Chilaquiles with Eggs

Chilaquiles with Eggs |

Tortilla chips and runny eggs? Now that’s the breakfast of champions…or our idea of an ideal breakfast for dinner! In all seriousness though, there really aren’t enough Chilaquiles in our lives. Let’s fix that, stat.

The sauce for these chilaquiles is a spicy, smoky base of tomatoes and Chipotle chiles in adobo sauce. Throw in some onions and garlic, and we’re telling you, the aromas that will fill your kitchen will be to die for.

Shredded poached chicken gives the dish some bulk, and then those soft fried eggs? Yep, those gloriously runny yolks will drip into all that sauce, co-mingling into a delicious mess.

If this isn’t reason enough to get you up in the morning we don’t know what is. Rise and shine! (And then go back to bed for a digestive snooze.)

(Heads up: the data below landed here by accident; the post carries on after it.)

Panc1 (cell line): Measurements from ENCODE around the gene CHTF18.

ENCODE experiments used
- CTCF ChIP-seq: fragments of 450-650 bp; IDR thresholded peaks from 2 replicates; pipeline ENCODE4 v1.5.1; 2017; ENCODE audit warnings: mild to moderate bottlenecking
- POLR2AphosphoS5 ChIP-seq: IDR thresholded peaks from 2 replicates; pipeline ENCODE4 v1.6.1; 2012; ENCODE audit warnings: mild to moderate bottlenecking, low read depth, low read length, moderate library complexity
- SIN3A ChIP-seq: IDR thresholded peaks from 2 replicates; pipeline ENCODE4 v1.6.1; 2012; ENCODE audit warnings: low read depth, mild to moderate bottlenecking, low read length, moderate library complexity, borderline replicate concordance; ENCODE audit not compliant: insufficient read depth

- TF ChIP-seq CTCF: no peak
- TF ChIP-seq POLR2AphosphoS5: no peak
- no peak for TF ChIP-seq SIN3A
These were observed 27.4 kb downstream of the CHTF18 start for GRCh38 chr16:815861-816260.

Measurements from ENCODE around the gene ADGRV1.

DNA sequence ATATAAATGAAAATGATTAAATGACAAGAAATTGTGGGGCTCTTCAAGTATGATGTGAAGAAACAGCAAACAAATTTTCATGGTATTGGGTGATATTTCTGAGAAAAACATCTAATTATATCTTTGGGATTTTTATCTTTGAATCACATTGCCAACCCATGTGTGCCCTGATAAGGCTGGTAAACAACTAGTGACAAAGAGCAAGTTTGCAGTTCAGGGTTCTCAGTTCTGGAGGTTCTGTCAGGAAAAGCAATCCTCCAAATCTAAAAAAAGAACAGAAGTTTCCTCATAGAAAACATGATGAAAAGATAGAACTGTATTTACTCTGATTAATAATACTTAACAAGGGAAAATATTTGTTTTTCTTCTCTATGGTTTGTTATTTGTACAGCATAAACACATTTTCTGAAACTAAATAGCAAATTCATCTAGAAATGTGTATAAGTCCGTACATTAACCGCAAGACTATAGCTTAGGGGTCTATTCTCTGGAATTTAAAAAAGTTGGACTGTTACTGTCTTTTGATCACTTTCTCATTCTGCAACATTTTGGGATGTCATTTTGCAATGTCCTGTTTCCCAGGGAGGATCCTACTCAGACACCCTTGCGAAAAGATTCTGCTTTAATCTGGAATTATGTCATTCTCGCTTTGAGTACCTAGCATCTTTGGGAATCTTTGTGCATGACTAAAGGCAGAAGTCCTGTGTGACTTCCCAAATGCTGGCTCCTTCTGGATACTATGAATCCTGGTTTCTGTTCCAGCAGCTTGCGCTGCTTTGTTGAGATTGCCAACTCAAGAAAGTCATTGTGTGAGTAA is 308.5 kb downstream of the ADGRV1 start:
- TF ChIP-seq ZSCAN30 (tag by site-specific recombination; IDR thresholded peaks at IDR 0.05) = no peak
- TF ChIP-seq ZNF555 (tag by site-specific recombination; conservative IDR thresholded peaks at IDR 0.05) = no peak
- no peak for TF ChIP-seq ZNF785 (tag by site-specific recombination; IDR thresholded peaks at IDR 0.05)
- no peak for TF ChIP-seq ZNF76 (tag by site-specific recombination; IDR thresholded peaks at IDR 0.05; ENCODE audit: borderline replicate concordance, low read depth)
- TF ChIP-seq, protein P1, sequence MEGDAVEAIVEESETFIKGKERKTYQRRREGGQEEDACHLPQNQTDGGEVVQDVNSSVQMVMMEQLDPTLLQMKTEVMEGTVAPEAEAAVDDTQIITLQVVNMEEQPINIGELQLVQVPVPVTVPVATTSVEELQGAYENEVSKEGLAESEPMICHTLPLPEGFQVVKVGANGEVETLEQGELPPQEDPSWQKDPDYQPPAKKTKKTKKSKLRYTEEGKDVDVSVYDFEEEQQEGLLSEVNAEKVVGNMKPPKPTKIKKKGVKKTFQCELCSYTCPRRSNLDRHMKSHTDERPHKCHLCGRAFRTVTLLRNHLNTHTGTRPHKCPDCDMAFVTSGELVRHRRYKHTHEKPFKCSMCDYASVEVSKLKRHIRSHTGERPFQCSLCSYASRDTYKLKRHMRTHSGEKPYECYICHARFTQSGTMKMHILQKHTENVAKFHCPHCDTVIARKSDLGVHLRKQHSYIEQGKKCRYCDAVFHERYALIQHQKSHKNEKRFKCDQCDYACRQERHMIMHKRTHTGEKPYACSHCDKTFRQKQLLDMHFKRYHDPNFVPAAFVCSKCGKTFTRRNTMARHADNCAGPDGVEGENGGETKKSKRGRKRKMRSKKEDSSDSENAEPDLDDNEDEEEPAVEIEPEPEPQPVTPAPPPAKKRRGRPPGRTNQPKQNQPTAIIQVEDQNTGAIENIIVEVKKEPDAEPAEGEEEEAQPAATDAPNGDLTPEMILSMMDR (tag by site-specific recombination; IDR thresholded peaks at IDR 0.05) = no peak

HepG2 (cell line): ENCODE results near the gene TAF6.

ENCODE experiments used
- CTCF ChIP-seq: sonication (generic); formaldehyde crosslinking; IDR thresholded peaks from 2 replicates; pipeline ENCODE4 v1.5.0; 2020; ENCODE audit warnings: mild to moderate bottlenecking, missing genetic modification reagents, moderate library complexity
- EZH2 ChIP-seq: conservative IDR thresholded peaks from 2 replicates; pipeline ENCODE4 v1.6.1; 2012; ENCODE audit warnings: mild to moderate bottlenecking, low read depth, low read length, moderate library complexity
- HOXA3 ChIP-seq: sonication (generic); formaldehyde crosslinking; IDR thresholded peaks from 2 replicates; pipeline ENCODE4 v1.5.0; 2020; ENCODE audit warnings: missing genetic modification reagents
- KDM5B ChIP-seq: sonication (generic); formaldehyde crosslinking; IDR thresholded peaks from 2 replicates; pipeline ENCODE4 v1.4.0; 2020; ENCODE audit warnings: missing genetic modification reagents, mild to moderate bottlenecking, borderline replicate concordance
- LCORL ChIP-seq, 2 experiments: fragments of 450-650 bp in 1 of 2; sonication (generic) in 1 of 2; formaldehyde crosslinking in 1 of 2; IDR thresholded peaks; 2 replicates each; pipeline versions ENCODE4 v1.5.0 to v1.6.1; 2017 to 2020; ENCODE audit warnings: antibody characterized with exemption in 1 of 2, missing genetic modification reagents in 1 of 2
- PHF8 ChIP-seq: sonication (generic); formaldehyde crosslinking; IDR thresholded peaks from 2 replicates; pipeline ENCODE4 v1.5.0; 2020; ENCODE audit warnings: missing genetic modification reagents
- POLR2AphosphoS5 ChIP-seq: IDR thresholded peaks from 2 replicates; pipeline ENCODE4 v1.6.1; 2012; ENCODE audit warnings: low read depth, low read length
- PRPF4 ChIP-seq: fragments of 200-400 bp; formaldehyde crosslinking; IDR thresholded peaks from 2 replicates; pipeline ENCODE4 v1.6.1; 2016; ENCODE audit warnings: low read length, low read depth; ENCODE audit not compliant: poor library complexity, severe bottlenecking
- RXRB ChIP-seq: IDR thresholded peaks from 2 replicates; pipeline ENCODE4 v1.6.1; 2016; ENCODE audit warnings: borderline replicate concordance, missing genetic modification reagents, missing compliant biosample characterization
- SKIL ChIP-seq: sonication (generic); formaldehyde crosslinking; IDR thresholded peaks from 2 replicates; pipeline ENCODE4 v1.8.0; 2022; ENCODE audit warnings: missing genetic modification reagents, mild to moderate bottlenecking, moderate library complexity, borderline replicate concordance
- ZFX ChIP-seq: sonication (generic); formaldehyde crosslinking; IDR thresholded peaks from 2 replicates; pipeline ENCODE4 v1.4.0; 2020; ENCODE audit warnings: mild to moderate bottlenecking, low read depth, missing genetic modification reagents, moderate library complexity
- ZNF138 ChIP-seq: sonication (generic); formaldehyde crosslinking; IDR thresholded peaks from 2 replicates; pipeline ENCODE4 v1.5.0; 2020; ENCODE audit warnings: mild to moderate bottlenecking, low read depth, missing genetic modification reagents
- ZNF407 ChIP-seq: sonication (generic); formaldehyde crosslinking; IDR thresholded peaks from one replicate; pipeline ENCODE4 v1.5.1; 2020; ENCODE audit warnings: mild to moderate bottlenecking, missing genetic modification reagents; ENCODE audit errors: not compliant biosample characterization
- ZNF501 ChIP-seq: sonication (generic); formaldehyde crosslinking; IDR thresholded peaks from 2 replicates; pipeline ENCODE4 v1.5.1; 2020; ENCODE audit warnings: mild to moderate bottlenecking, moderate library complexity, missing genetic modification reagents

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Today’s Special: Fish Fillet

Fish Fillet |

Have you ever watched a pro break down a whole fish before? There is something supremely beautiful in the effortless strokes, clean lines, and efficient movements. It’s a skill that all our culinary students aspire to, but like all things, takes practice practice practice. Today’s Special is about discipline and finesse.

And that wraps up our fish-happy week!

Interested in honing your own seafood savvy skills?
Sign up for our 3-day Fish & Shellfish Fundamentals course.
(3 week Monday evening series, starts 9/22)

Pan-Seared Fish with Lemon, Olives, and Dried Tomatoes

Pan-Seared Fish with Lemon, Olives, and Dried Tomatoes |

A simple fish dinner that comes together quickly is just what we need at the height of summer busyness. This flavorful pan-seared number fits the bill. The fish cooks up fast (if you’re wondering how to tell when it’s done, take a quick look here), and the combination of a little dredging and a high-heat sear gives you that satisfying, crispy skin.